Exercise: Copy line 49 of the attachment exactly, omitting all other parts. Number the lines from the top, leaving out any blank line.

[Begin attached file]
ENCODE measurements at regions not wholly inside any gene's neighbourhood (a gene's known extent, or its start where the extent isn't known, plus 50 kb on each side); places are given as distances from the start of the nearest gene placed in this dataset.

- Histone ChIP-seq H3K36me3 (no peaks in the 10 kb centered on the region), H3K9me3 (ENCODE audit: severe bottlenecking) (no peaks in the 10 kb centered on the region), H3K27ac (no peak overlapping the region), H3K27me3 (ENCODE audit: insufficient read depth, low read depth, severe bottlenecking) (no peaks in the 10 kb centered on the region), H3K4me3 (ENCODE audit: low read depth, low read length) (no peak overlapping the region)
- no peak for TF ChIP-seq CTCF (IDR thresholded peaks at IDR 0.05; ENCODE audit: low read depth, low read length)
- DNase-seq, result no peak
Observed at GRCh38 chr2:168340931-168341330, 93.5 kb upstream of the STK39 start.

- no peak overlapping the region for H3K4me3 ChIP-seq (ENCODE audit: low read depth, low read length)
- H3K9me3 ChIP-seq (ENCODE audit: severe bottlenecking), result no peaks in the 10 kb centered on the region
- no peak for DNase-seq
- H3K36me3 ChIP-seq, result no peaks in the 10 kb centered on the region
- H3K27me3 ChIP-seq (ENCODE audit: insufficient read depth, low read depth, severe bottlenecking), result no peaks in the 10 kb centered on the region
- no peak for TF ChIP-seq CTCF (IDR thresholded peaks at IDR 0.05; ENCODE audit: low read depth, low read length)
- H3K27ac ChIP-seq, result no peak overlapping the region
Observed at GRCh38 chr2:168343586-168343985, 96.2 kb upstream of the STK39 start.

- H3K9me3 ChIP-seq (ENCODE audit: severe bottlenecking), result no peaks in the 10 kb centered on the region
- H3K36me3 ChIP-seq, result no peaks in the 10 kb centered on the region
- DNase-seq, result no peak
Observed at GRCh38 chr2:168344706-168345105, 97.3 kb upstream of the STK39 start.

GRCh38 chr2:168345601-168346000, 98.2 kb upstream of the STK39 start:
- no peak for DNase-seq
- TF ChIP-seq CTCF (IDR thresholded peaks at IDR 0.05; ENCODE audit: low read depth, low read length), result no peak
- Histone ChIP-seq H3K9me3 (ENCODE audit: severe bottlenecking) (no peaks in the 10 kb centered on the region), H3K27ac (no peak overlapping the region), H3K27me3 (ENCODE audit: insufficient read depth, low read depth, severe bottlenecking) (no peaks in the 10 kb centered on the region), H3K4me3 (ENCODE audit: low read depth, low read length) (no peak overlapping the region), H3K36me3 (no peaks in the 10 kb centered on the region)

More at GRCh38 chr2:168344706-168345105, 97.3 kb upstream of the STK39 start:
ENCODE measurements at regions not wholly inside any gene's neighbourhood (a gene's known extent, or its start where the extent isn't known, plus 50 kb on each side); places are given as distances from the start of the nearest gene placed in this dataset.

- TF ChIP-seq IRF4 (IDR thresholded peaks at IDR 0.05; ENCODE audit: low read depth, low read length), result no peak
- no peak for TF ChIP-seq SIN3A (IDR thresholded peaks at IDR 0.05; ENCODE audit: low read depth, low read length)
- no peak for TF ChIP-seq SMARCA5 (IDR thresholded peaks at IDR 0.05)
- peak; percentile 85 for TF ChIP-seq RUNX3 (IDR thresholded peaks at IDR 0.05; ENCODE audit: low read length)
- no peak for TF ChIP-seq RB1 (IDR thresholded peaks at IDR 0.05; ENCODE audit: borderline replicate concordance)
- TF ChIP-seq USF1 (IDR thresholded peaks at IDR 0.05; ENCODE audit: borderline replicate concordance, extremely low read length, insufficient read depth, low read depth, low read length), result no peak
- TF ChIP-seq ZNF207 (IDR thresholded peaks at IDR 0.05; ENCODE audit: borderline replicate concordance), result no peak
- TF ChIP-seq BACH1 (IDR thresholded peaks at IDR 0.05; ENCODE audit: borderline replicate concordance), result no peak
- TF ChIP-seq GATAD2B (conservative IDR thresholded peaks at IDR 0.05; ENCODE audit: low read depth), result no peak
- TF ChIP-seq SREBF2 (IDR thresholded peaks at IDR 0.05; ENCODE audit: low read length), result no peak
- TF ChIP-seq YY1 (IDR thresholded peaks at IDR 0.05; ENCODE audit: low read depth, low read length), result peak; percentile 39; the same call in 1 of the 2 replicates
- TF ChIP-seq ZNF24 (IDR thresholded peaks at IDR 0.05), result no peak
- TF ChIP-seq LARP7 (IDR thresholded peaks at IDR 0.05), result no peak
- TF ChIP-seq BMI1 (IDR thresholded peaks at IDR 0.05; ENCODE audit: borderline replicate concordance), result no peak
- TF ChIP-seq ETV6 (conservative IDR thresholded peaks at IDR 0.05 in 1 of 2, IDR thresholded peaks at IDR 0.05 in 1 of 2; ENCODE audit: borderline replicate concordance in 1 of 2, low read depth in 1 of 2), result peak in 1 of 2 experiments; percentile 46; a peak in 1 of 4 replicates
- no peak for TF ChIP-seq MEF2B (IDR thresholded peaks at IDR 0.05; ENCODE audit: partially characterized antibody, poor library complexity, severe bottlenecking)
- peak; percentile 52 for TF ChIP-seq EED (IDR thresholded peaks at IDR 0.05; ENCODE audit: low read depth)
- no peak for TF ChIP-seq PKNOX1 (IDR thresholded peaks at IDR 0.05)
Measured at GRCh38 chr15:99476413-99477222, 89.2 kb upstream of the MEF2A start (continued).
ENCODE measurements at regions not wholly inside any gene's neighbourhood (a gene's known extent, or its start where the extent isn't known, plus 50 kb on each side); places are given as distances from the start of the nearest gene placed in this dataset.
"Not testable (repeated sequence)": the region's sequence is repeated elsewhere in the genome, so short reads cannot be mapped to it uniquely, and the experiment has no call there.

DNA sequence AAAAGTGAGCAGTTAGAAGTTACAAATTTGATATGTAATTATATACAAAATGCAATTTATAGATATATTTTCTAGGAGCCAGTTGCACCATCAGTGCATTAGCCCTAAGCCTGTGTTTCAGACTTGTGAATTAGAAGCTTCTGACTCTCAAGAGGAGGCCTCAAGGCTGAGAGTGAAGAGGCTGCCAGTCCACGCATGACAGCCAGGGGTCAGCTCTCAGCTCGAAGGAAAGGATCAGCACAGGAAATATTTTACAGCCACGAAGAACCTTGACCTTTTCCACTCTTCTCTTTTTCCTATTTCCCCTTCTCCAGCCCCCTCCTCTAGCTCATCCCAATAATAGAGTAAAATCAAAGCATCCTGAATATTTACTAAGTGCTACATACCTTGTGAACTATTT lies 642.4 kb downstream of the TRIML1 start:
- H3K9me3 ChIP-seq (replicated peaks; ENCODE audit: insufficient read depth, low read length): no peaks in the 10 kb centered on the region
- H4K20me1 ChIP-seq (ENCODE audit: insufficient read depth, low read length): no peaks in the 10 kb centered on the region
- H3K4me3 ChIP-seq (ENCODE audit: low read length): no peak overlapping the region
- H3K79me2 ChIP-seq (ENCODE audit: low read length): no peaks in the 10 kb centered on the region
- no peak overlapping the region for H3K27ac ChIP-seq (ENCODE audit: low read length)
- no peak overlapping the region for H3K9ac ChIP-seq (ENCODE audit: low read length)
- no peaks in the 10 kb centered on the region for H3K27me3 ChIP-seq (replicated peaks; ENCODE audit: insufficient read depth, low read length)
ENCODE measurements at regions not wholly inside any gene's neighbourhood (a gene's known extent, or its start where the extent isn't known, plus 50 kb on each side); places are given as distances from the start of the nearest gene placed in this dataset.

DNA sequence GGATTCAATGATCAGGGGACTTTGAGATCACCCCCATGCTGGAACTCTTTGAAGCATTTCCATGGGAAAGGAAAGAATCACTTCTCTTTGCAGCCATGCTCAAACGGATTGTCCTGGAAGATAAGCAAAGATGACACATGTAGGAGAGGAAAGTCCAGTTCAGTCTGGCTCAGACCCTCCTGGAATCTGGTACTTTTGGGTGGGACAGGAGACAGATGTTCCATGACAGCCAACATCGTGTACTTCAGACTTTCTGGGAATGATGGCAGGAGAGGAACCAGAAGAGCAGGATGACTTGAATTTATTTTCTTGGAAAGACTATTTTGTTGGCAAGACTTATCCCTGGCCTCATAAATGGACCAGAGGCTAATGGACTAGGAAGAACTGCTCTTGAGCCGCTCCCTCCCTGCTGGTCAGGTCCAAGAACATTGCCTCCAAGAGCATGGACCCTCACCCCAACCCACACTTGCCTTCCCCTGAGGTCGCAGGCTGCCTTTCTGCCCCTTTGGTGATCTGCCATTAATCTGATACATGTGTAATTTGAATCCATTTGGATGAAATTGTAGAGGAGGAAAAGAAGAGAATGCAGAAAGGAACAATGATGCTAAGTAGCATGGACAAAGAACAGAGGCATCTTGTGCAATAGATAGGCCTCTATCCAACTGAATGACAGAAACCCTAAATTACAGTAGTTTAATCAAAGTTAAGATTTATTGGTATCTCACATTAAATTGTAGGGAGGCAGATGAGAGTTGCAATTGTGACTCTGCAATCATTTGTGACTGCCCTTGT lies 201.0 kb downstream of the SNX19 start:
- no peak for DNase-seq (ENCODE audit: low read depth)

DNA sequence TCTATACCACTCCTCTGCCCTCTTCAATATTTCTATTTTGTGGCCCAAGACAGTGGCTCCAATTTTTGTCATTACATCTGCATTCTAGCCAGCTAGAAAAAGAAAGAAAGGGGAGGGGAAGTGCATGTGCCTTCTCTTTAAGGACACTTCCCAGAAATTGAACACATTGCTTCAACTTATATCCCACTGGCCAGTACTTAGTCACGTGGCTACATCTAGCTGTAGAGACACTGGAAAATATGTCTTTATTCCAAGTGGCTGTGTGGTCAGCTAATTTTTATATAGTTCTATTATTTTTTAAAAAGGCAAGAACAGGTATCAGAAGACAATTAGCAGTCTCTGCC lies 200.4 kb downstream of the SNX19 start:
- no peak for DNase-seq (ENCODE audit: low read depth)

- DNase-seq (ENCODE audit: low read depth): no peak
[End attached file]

- H3K79me2 ChIP-seq (ENCODE audit: low read length): no peaks in the 10 kb centered on the region